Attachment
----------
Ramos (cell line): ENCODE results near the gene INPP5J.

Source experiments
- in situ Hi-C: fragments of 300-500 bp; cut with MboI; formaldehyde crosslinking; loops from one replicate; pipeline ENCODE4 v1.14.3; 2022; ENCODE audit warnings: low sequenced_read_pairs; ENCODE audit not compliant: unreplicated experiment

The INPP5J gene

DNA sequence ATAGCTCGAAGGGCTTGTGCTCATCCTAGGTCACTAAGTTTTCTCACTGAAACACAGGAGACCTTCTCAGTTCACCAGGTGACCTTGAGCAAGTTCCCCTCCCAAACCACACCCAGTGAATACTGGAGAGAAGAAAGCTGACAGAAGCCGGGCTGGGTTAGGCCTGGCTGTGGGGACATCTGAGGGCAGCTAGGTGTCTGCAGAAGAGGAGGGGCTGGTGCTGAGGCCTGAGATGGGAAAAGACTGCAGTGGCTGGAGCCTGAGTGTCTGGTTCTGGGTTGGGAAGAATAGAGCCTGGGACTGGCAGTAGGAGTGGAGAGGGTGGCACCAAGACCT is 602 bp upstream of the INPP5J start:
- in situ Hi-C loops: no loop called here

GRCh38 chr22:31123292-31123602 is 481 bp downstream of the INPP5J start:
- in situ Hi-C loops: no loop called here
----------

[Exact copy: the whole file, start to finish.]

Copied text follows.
Ramos (cell line): ENCODE results near the gene INPP5J.

Source experiments
- in situ Hi-C: fragments of 300-500 bp; cut with MboI; formaldehyde crosslinking; loops from one replicate; pipeline ENCODE4 v1.14.3; 2022; ENCODE audit warnings: low sequenced_read_pairs; ENCODE audit not compliant: unreplicated experiment

The INPP5J gene

DNA sequence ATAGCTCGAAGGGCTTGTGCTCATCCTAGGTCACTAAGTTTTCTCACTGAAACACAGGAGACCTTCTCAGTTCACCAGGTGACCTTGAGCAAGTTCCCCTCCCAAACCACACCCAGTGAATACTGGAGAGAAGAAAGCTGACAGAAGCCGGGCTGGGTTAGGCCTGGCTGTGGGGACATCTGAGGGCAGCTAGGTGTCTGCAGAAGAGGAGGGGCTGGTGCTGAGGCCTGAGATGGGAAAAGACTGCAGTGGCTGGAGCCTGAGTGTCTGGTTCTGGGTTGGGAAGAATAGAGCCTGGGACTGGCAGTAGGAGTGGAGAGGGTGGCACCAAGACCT is 602 bp upstream of the INPP5J start:
- in situ Hi-C loops: no loop called here

GRCh38 chr22:31123292-31123602 is 481 bp downstream of the INPP5J start:
- in situ Hi-C loops: no loop called here